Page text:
|The Real Value Of Knowledge.|
Everyday, the company received shipping orders to different countries, some closer than others, and business was running smooth for our character. The story says that years passed by and this man continued driving a thriving business, made a lot of money and had loyal customers.
One morning, he got a phone call telling him that one of his ships had suddenly stopped working. They couldn’t start it up. For some unknown reason, the engines were dead and now there was a thud, but very persistent sound no one knew where it was coming from. None of the technicians and engineers working in the company, had an idea of which could be the problem.
Our guy was desperate, distressed, because for every minute the boat was shut down, he was losing millions and he didn’t like that at all.
A day went by and assistance or a specialist who could help them solve their problem couldn’t be found throughout the city, or cities nearby, until finally, a friend of our guy called him and said:
"Call Mr. Peterson. This is his number. I understand he is a specialist in ships like yours. The only one available around "
Of course, the call occurred immediately. Our friend called Mr. Peterson and explained him his problem. Peterson said he could help resolve it and then both agreed to meet the next day.
When he arrived at the company, Mr. Peterson was very kindly received by our guy, who explained the anguish felt because of the whole situation, by the ignorance of his employees, how having the ship shutdown was affecting his business, and above all, by that strange noise, deaf and tormenting, now being heard throughout the ship.
Mr. Peterson spent a couple of hours talking with the engineers and technicians from the company. Then two more hours walking around the boat. A couple more walking by internal corridors. He auscultated inside walls. Outside walls as well, until he finally said:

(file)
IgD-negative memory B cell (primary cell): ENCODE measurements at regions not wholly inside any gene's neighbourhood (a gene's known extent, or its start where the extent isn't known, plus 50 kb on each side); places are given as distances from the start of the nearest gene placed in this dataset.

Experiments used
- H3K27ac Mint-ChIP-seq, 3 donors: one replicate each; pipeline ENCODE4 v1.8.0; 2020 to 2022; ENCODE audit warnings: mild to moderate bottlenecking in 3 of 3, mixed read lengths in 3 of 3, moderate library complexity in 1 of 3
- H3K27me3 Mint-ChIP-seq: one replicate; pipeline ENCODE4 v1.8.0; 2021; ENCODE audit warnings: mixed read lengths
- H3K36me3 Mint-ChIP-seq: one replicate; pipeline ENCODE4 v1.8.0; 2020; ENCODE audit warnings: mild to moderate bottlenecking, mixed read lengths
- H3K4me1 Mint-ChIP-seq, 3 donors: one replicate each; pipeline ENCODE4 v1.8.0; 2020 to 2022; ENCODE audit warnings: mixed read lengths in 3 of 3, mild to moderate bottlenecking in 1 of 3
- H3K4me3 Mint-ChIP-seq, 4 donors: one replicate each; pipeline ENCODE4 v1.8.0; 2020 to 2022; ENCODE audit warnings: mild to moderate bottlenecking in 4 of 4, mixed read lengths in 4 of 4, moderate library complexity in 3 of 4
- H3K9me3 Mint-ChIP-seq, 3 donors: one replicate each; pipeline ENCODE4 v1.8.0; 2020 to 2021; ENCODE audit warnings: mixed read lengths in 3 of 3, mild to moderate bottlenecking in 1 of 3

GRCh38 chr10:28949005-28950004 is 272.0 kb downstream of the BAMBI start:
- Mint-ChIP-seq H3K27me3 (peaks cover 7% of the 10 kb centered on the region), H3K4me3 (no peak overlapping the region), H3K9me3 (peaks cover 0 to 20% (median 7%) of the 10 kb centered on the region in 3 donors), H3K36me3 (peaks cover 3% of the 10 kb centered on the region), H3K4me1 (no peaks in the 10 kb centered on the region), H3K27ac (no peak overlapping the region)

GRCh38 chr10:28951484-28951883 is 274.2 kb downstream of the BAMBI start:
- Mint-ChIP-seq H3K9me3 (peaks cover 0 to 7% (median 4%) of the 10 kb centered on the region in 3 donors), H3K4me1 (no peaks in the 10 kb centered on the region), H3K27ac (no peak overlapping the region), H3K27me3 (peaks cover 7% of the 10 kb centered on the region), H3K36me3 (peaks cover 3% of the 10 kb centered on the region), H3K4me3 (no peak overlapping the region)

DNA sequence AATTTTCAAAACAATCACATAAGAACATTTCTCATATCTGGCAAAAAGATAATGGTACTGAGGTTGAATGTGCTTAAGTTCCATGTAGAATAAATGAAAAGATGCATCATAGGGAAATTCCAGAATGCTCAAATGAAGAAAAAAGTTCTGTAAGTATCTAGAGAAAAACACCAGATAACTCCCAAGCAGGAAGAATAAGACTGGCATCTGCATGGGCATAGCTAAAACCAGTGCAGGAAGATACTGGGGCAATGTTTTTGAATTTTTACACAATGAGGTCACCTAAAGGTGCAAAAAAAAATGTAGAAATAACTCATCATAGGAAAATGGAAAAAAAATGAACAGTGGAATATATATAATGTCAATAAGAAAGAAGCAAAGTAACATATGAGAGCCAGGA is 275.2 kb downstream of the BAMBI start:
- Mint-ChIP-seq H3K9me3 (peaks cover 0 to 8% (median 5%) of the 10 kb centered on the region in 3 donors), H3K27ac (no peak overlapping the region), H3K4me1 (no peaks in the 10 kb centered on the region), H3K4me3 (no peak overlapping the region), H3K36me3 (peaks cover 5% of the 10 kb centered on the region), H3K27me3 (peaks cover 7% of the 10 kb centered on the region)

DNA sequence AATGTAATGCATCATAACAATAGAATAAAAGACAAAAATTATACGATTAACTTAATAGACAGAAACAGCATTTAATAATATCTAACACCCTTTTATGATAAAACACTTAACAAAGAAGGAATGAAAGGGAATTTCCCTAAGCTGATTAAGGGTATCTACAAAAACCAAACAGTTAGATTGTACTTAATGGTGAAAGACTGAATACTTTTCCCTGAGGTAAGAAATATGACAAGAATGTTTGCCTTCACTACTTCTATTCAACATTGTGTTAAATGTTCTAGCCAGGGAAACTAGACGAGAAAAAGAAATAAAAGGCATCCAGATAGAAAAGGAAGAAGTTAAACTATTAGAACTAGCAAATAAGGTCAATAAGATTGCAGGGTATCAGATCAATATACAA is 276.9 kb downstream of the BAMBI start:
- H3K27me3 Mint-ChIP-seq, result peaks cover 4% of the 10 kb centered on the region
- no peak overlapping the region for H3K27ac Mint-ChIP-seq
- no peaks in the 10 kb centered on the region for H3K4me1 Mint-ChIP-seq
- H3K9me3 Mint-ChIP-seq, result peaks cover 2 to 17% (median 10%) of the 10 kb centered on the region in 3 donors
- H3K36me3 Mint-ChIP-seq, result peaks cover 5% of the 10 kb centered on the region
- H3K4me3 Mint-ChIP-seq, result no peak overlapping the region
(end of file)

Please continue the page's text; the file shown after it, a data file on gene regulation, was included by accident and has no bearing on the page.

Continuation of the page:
"Voila. Here it is. "- Pulled a piece of chalk from his pocket, made a circle of about ten centimeters in diameter in one wall and said -" Here's the problem "
All people remain silent during such situation. Mr. Peterson took a hammer from his bag, rolled up his sleeves and, using all his strength gave a hard, dry blow right in the center of the circle he had drawn, and told the ship's officer. "Try to start the engines now"
The engineer went to the engine room and, with doubts and still surprised, pushed the button to turn the engines on, and to everyone’s surprise, including the company’s owner, the engines started to run without a problem and the deafening noise that had tortured them for days, was completely gone.
Everyone cheered, jumped excited congratulating each other and praising the work Mr. Peterson had done. Our guy was not behind in their joy and warmly thanked Mr. Peterson for having solved this strange problem.
Mr. Peterson then said: "Give me a second to prepare the bill for my services" - then took a notebook from his bag and scribbled for a few minutes to then deliver his invoice in the hands of our character, the owner of the company.
When he read it, his face grew pale, his eyes widened as his mouth and couldn’t utter a word. He stammered:
"¿What???? ...... ¿¿Two million???? ...... ¿¿For a circle of chalk and a hammer blow???"
Mr. Peterson, who hadn’t lost his composure, replied:
"The hammer blow is for free. I’m charging you because I knew exactly the right place to deliver the blow and solve your problem "
Moral of this story:
"Not only charge customers for your time. Charge also for knowing how to use your time effectively to solve their problems."
NOTICE: This story isn’t mine. I have read it several times over the years on sales training seminars and sessions, and keep it as a reference everytime I come across a debate on “The value of knowledge”.
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